Bluegrass Institute president Jim Waters joins talk-show host Mandy Connell today for another Bluegrass Monday from 10 a.m. to 11 a.m. on 84WHAS.
Listen live at www.whas.com.
By Jim Waters
Could it be that one of the reasons Kentucky’s political leaders continue to kick the commonwealth’s can of unfunded pension-liabilities down the road is because they are counting on a bailout from the federal government?
If private companies like General Motors are too big to fail, then what’s to keep states like Kentucky that face huge pension liabilities from seeking their own bowl of Washington-made green gravy?
It must have made the hearts of Gov. Steve Beshear and his political pals controlling the House in Frankfort leap with relief when they heard fellow Dem and Illinois Gov. Pat Quinn recently run the idea of a federal bailout for his state’s $167 billion pension liability up the political flagpole.
For years – particularly when economic times were good – Kentucky’s politicians padded pension and health-care benefits as a way of currying political favor, even bringing private entities into the take. The bloated system now has 1,701 different entities, along with their thousands of employees, connected to our state government’s pension teat.
The story of states’ failing pension funds has been repeated nationwide. States now face a combined total of$2.5 trillion in unfunded pension costs, including Kentucky’s $34 billion liability.
Giving such funding power to cowardly politicians in the first place was like giving car keys and whiskey to teenage boys. An ensuing crash is inevitable, and a bailout would only acquiesce to their disastrous behavior.
In the same way, bailing out these states would be like repeating that process all over again – even after experiencing such disastrous consequence Besides, do we really want the federal government adding to its already mountainous debt with such bailouts?
As the Wall Street Journal noted while referencing a report by the Illinois Policy Institute, federal bailouts of state pension funds “end up pitting states against each other.”
Why should hardworking taxpayers in Washington state – whose pension system at 95 percent funded is the nation’s healthiest – be forced to subsidize the abuse of Kentucky’s pension system by politicians in the form of overspending and benefit creep during the past several decades, which has left the commonwealth’s workers’ retirement funding level at barely 30 percent?
This becomes an even more pertinent question when you realize that there has been little interest in ramping down spending by Gov. Beshear’s administration. A new Cato Institute report ranking America’s governors gives Beshear a “D” for his economic performance, citing “his proposed substantial spending increases in recent years.”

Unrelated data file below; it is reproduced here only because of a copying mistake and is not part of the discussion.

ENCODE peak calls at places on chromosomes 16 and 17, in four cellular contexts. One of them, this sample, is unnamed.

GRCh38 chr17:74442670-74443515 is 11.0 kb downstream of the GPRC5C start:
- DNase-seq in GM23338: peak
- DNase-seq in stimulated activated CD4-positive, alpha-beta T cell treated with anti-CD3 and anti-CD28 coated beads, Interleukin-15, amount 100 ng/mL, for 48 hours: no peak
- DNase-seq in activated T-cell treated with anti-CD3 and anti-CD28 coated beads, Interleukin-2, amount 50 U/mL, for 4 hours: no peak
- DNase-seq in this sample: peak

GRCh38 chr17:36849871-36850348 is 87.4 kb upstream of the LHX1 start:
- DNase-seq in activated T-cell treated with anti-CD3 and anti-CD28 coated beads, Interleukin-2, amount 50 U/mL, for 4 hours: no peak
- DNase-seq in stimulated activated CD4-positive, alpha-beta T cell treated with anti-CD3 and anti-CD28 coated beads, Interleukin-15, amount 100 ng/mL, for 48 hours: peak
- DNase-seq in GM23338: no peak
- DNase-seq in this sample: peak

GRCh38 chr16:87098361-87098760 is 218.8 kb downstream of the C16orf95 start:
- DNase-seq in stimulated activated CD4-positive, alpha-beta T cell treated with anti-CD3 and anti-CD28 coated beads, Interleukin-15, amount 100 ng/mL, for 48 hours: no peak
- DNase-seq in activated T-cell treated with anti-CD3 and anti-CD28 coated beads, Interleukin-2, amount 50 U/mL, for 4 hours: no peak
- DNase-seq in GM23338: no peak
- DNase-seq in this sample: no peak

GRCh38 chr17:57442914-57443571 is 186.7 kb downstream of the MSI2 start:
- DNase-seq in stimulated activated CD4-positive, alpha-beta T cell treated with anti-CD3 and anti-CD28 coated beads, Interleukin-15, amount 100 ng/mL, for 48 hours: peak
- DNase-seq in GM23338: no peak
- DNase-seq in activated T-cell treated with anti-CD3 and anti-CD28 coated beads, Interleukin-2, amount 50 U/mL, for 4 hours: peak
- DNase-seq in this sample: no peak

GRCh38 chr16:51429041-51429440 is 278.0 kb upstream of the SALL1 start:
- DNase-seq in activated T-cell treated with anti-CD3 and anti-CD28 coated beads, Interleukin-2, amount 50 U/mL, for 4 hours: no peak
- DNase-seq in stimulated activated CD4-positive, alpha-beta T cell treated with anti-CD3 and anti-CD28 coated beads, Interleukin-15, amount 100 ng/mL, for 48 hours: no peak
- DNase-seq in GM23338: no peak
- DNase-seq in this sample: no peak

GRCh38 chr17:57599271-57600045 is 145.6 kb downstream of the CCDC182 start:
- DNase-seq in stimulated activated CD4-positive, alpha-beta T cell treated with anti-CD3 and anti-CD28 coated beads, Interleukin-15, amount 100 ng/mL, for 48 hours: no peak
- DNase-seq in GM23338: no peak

To continue proposing “substantial spending increases” even as the state’s pension hole sinks deeper and deeper is the height of fiscal irresponsibility.
What’s worse, politically cozy retirement-board members have hastened the inevitable wreck by using elaborate accounting maneuvers to offer a much-rosier picture of Kentucky’s public pension situation than reality dictates.
By guaranteeing the retirement plans a fantasy-driven 7.75 percent return on investment, the state makes the unfunded liability less than it would be with more reasonable assumptions. It’s like deciding that your bank account will reap a 6 percent return, writing checks on those expected funds, and then wanting the bank to cover the difference when the yields are only half that much.
The bank will do something all right – but it won’t be covering the difference.
The Wall Street Journal compared the federal-bailout idea to “the GM strategy” employed by labor unions during the automaker’s near-demise: “Never make a concession at the state level, figuring that if things get really bad the federal government will have no political choice but to bail out the pensions if not the entire state.”
As long as Frankfort’s politicians can continue to enjoy the political benefits of protecting the status quo by treating their bloated pension benefits as an “inviolable contract,” little incentive will exist to change, and the current administration will drag the commonwealth ever closer to insolvency.